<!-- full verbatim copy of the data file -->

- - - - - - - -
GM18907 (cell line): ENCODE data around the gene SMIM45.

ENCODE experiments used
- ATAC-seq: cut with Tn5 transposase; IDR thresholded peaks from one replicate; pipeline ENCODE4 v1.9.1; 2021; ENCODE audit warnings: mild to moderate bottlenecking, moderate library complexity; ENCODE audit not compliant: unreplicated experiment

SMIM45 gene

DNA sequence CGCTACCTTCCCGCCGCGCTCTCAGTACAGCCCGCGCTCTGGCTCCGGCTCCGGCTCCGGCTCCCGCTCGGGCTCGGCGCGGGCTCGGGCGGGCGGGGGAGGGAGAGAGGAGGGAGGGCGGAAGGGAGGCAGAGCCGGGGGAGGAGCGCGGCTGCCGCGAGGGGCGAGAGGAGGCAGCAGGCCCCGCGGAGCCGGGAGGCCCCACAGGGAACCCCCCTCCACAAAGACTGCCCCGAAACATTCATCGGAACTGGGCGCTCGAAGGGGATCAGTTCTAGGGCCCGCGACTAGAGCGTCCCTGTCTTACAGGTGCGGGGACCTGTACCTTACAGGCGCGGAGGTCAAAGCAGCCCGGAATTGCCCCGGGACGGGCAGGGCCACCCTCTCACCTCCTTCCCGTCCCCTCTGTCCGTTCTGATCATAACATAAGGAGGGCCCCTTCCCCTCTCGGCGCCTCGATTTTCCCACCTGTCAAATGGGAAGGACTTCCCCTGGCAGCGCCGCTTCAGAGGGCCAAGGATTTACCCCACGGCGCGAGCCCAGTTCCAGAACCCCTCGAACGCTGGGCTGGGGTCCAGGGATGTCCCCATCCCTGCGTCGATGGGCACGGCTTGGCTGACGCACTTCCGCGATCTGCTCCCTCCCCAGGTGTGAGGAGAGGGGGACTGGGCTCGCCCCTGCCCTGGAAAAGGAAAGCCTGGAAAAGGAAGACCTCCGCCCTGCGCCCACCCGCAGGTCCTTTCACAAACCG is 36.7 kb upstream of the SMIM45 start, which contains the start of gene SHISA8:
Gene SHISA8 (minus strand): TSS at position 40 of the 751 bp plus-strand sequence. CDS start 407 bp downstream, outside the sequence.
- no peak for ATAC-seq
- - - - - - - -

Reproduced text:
GM18907 (cell line): ENCODE data around the gene SMIM45.

ENCODE experiments used
- ATAC-seq: cut with Tn5 transposase; IDR thresholded peaks from one replicate; pipeline ENCODE4 v1.9.1; 2021; ENCODE audit warnings: mild to moderate bottlenecking, moderate library complexity; ENCODE audit not compliant: unreplicated experiment

SMIM45 gene

DNA sequence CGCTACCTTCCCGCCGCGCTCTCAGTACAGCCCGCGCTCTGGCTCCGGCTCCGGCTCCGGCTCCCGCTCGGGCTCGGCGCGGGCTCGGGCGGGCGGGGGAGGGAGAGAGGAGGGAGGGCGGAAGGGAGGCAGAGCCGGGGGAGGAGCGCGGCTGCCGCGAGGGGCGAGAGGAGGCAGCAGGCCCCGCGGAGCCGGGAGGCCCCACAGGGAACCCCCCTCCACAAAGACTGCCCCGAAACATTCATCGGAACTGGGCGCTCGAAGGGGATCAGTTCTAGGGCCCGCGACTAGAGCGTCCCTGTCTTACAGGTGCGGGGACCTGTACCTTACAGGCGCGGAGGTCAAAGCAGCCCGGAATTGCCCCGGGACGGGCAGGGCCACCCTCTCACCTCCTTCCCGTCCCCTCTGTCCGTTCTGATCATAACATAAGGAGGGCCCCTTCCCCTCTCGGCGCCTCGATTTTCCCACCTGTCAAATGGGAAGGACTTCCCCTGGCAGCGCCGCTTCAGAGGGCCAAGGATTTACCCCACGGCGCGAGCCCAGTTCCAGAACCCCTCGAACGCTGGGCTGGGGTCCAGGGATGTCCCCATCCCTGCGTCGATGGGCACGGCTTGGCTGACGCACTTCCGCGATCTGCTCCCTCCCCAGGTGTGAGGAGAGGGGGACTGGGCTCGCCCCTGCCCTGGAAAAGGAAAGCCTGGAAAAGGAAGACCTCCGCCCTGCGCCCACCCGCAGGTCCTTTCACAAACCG is 36.7 kb upstream of the SMIM45 start, which contains the start of gene SHISA8:
Gene SHISA8 (minus strand): TSS at position 40 of the 751 bp plus-strand sequence. CDS start 407 bp downstream, outside the sequence.
- no peak for ATAC-seq